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Knives out for SK Moyo


KNIVES are out for Zanu PF chairman Simon Khaya Moyo, with some members reportedly pulling all the stops to ensure he does not land the vice-presidency, a position that for long seemed all but in the bag.


Moyo reportedly belongs to a faction led by Vice-President Joice Mujuru and there is a clear effort to thwart both of them from lofty positions at the party’s December congress.

The Zanu PF chairman, a senior minister in President Robert Mugabe’s government, seemed to have secured the post when his colleagues from the former Zapu endorsed his candidacy at a meeting in Gweru last year.

But in recent days, a string of events is unfolding — which could all but torpedo Moyo’s rise to the second vice-presidency post — left vacant by the death of John Nkomo in January last year.

His rivals for the post — Home Affairs minister, Kembo Mohadi, Senator Naison Kutshwekhaya Ndlovu and former senior Zapu members, Ambrose Mutinhiri and Phelekezela Mphoko — have rubbished the Gweru resolution.

Ndlovu has described Moyo as a school boy while Mutinhiri says he only attended the Gweru meeting as an observer and its resolutions were not binding.

On the other hand, First Lady Grace Mugabe warned some Bulawayo officials against travelling at a supersonic speed, largely interpreted to be a veiled attack on the Zanu PF chairman.

But Zanu PF politburo member Cephas Msipa has told his former Zapu colleagues to do the honourable thing and say they had reconsidered the position on the vice-presidency instead of making disparaging remarks about Moyo.

“People cannot say they were observers. As far as I am concerned they participated, they did not air their disapproval of the candidate,” he said.

Mutinhiri was quoted saying while he attended the Gweru meeting, he only did so as an observer rather than as a participant and did not approve of Moyo’s candidacy.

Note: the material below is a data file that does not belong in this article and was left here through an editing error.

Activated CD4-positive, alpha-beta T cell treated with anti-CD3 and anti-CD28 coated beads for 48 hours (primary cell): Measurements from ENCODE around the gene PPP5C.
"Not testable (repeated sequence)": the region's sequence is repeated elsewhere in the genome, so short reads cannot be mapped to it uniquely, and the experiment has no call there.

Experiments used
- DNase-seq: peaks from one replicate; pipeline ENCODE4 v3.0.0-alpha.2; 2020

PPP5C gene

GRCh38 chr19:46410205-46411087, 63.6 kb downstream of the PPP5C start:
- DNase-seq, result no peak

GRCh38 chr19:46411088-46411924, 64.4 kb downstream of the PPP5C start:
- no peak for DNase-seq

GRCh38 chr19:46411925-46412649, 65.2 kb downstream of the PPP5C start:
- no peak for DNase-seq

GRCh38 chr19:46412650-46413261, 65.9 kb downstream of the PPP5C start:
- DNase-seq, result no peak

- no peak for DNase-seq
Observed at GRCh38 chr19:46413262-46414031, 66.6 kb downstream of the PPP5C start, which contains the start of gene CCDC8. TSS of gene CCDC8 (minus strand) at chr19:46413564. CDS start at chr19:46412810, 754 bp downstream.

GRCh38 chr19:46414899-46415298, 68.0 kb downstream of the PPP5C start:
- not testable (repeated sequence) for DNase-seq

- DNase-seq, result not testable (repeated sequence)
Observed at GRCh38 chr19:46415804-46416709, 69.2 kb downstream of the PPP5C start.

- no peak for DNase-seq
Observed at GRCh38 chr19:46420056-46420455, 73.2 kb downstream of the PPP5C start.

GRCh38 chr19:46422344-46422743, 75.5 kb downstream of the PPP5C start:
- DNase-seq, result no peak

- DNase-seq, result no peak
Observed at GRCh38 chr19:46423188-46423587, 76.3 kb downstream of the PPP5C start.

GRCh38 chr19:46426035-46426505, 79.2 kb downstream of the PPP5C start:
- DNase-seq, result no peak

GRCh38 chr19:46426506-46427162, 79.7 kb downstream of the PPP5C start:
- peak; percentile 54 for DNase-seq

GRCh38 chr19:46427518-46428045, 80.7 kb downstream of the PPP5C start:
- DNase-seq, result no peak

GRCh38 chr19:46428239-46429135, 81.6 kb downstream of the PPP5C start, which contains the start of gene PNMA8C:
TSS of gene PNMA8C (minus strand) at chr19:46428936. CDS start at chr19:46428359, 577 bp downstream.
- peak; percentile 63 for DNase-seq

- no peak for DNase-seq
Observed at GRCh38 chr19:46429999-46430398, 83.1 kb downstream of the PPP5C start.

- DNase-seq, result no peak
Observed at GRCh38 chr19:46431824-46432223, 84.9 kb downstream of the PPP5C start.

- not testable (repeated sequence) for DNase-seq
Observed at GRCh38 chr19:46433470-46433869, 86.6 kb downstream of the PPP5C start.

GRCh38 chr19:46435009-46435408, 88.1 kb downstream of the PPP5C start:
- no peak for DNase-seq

Msipa said everyone who attended the meeting was fully aware of the agenda and they should not make an about turn and profess ignorance.

“I do not have a register of former Zapu members, so I told them to invite each other to the meeting,” he explained.

“When adults meet and some remain silent, that silence to me means consent.

“I gave them a second chance so that we see if any one opposed the resolution that SK (Moyo) was the chosen horse, but no one came forward.

“I am surprised to see Naison Khutshwekhaya Ndlovu behaving like this.”

Msipa said Ndlovu had initially consulted him as an individual before the meeting was held.

He said they discussed the party’s chairmanship — a post traditionally reserved for former Zapu members — and agreed to raise the issue with Mujuru, who would then approach Mugabe.

However, Mujuru and Moyo’s fortunes have since taken a knock after they were pictured dancing at a rally in Mount Darwin.

Their detractors claim they were celebrating striking a deal on posts ahead of the Zanu PF congress.

Meanwhile, Zanu PF Matabeleland South spokesman Jabulani Phetshu Sibanda, said if Mutinhiri had only attended as an observer, he should reveal what he had observed.

“He is trying to confuse people without revealing his findings as an observer from that meeting,” he said.

Sibanda said there was no going back on the resolution endorsing Moyo for the vice-presidency.

“Old Zanu Jongwe must accept that the Unity Accord is valid and agree that the post of second vice-president and chairperson are Zapu posts as it is now,” he declared.

“As former Zapu we accept that the president and the first vice-president is from them, we do not query.

“Former Zapu and Zipra members must not be part of factionalism, as this is a divide and rule plan by Zanu Jongwe.”

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